For most users who want to run a validator node, the author_rotateKeys RPC call is sufficient. The RPC call will generate N Session keys for you and return their public keys. N is the number of session keys configured in the runtime. The output of the RPC call can be used as input for the session::set_keys transaction.

curl -H 'Content-Type: application/json' --data '{ "jsonrpc":"2.0", "method":"author_rotateKeys", "id":1 }' localhost:9933

7.2. Advanced RPC call

If the Session keys need to match a fixed seed, they can be set individually key by key. The RPC call expects the key seed and the key type. The key types supported by default in Substrate are listed here, but the user can declare any key type.

curl -H 'Content-Type: application/json' --data '{ "jsonrpc":"2.0", "method":"author_insertKey", "params":["KEY_TYPE", "SEED", "PUBLIC"],"id":1 }' localhost:9933

KEY_TYPE - needs to be replaced with the 4-character key type identifier. SEED - is the seed of the key. PUBLIC - public key for the given key.

8. Documentation

8.1. Viewing documentation for Substrate packages

You can generate documentation for a Substrate Rust package and have it automatically open in your web browser using rustdoc with Cargo, (of the The Rustdoc Book), by running the the following command:

cargo doc --package <spec> --open

Replacing <spec> with one of the following (i.e. cargo doc --package substrate --open):

  • All Substrate Packages

  • Substrate Core

    substrate, substrate-cli, substrate-client, substrate-client-db,
    substrate-consensus-common, substrate-consensus-rhd,
    substrate-executor, substrate-finality-grandpa, substrate-keyring, substrate-keystore, substrate-network,
    substrate-network-libp2p, substrate-primitives, substrate-rpc, substrate-rpc-servers,
    substrate-serializer, substrate-service, substrate-service-test, substrate-state-db,
    substrate-state-machine, substrate-telemetry, substrate-test-client,
    substrate-test-runtime, substrate-transaction-graph, substrate-transaction-pool,
  • Substrate Runtime

    sr-api, sr-io, sr-primitives, sr-sandbox, sr-std, sr-version
  • Substrate Runtime Module Library (SRML)

    srml-assets, srml-balances, srml-consensus, srml-contracts, srml-council, srml-democracy, srml-example,
    srml-executive, srml-metadata, srml-session, srml-staking, srml-support, srml-system, srml-timestamp,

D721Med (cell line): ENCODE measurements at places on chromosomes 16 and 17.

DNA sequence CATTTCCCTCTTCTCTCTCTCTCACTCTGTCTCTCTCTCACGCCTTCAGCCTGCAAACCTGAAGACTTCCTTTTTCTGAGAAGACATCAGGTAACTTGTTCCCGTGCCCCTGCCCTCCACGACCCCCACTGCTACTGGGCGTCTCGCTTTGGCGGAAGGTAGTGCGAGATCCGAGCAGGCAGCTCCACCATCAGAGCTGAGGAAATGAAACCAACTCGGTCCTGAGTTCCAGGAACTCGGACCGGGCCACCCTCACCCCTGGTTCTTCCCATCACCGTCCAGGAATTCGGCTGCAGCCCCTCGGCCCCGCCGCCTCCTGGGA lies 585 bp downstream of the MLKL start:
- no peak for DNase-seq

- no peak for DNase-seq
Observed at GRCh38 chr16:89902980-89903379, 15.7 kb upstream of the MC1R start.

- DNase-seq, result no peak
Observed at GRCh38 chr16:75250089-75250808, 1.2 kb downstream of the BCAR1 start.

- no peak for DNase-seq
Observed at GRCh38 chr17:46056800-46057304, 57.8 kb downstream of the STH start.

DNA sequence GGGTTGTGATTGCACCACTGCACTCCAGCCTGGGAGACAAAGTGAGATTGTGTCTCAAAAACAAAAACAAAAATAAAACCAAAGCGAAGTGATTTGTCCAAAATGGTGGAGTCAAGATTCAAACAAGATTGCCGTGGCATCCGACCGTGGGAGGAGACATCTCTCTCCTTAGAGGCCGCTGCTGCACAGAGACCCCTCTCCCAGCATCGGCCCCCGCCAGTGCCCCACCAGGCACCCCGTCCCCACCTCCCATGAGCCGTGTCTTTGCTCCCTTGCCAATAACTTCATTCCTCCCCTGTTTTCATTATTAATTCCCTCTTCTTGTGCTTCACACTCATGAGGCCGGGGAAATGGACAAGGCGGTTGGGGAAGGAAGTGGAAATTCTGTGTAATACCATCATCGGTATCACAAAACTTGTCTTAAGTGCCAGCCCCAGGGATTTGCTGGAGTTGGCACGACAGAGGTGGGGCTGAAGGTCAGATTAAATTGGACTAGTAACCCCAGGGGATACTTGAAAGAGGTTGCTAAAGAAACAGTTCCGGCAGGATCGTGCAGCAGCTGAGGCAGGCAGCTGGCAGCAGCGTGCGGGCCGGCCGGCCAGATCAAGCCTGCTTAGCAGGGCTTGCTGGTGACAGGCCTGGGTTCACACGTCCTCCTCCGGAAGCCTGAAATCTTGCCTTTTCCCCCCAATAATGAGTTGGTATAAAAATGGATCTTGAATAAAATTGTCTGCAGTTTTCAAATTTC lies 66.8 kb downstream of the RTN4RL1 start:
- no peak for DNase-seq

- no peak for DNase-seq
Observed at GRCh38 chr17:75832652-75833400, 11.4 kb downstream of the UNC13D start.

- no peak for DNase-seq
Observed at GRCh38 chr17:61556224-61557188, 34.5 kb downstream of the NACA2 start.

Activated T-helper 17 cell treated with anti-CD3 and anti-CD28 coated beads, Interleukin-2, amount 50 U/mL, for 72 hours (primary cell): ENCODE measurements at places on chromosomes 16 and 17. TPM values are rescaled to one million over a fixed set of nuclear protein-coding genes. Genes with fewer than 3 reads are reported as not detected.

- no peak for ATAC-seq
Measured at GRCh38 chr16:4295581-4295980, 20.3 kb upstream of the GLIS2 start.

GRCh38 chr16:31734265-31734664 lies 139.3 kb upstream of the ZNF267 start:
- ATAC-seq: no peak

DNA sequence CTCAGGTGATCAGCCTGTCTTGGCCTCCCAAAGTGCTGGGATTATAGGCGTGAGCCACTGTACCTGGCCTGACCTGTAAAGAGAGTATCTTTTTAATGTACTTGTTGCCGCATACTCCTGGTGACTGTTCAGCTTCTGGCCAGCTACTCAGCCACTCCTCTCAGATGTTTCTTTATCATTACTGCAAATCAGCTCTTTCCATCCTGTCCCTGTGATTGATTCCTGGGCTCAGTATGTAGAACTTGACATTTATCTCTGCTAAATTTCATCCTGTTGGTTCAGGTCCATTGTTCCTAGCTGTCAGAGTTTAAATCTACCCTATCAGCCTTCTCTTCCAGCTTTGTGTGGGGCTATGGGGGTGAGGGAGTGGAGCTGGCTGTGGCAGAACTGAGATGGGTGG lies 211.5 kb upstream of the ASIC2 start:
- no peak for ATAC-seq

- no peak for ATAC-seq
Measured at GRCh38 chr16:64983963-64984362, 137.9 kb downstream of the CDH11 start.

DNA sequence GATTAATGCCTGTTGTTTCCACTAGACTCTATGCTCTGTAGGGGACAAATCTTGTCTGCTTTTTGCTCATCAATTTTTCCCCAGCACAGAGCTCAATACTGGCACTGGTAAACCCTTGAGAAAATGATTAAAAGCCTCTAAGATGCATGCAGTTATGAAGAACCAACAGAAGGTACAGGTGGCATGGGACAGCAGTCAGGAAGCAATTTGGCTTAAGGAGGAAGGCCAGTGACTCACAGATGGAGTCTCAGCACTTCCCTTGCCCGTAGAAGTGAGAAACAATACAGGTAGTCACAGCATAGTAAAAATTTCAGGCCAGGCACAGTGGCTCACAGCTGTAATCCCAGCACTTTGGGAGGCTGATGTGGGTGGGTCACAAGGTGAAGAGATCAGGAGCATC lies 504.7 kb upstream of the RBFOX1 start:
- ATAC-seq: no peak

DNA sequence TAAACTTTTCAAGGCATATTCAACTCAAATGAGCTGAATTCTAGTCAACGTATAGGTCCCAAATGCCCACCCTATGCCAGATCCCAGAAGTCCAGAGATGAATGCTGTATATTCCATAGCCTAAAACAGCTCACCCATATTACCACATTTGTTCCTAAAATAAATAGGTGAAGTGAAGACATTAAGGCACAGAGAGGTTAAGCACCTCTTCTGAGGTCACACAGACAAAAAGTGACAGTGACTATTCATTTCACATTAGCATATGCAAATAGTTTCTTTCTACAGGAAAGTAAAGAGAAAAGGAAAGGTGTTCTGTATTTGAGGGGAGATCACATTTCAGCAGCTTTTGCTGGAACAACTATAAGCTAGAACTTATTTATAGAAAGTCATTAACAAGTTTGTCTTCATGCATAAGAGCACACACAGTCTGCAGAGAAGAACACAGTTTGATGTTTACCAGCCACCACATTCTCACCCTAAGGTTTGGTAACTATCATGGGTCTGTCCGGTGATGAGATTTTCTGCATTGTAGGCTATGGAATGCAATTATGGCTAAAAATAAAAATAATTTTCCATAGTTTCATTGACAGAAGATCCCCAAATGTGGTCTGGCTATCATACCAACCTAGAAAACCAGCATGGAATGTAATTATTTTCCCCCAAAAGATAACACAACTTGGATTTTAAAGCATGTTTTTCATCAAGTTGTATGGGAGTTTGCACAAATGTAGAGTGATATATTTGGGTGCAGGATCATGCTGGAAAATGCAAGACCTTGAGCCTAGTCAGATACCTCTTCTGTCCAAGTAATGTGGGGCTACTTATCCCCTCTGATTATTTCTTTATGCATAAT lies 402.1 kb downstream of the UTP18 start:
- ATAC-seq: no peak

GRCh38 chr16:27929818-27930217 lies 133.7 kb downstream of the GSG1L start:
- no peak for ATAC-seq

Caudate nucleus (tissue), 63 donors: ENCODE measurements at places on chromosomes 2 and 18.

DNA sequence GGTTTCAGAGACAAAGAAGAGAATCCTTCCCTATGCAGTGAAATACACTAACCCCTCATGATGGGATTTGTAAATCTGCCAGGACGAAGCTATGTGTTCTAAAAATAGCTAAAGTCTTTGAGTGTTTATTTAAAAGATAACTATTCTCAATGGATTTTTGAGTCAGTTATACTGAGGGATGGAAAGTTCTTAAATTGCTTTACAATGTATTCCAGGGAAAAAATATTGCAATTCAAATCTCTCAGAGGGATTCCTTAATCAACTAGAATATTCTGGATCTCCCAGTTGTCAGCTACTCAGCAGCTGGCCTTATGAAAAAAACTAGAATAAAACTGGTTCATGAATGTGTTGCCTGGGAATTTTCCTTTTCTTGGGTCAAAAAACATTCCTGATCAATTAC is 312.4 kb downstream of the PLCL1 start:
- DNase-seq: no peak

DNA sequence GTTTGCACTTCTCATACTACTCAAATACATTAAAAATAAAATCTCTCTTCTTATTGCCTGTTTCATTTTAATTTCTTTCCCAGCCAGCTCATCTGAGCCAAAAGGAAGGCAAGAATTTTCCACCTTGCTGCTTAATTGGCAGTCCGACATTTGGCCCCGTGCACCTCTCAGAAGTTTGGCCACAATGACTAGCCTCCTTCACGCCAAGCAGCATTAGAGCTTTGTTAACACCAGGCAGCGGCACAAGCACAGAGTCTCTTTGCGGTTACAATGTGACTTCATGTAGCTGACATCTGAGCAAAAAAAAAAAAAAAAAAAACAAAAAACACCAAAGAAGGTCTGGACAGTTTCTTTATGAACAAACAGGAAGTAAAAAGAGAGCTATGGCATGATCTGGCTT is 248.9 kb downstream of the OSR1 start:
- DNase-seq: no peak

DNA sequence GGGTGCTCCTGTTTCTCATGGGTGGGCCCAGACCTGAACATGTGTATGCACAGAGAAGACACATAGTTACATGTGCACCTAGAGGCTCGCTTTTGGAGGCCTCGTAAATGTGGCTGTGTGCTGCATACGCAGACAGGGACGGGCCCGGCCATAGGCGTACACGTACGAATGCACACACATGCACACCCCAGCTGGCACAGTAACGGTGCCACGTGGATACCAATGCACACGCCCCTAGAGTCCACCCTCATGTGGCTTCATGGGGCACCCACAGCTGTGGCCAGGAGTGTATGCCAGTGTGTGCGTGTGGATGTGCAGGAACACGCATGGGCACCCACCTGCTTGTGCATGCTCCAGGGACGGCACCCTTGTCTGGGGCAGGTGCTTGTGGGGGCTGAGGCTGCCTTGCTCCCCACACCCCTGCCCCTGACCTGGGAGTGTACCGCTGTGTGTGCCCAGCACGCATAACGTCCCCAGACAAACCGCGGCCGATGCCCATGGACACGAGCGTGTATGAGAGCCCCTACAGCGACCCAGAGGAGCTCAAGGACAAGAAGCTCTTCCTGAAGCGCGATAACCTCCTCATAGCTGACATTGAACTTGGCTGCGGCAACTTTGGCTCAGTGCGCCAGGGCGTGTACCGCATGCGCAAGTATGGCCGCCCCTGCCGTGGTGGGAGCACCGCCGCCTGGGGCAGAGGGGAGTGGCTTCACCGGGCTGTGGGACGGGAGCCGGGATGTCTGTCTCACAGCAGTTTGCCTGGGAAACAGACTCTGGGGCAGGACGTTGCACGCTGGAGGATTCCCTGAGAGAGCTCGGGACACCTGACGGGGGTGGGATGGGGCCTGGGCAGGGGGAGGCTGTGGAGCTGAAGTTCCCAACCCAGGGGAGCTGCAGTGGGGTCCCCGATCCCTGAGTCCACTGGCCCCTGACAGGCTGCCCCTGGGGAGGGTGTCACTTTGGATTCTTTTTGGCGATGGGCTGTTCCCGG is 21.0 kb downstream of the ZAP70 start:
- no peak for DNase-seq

• Node

    node-cli, node-consensus, node-executor, node-network, node-primitives, node-runtime
  • Subkey


8.2. Contributing to documentation for Substrate packages

Document source code for Substrate packages by annotating the source code with documentation comments.

Example (generic):

/// Summary
/// Description
/// # Panics
/// # Errors
/// # Safety
/// # Examples
/// Summary of Example 1
/// ```rust
/// // insert example 1 code here
/// ```
  • Important notes:

    • Documentation comments must use annotations with a triple slash ///

    • Modules are documented using //!

//! Summary (of module)
//! Description (of module)
  • Special section header is indicated with a hash #.

    • Panics section requires an explanation if the function triggers a panic

    • Errors section is for describing conditions under which a function of method returns Err(E) if it returns a Result<T, E>

    • Safety section requires an explanation if the function is unsafe

    • Examples section includes examples of using the function or method

  • Code block annotations for examples are included between triple graves, as shown above. Instead of including the programming language to use for syntax highlighting as the annotation after the triple graves, alternative annotations include the ignore, text, should_panic, or no_run.

  • Summary sentence is a short high level single sentence of its functionality

  • Description paragraph is for details additional to the summary sentence

  • Missing documentation annotations may be used to identify where to generate warnings with ![warn(missing_docs)] or errors ![deny(missing_docs)]

  • Hide documentation for items with #[doc(hidden)]

8.3. Contributing to documentation (tests, extended examples, macros) for Substrate packages

The code block annotations in the # Example section may be used as documentation as tests and for extended examples.

  • Important notes:

    • Rustdoc will automatically add a main() wrapper around the code block to test it

    • Documenting macros.

    • Documentation as tests examples are included when running cargo test

9. Contributing

9.1. Contributing Guidelines

9.2. Contributor Code of Conduct

10. License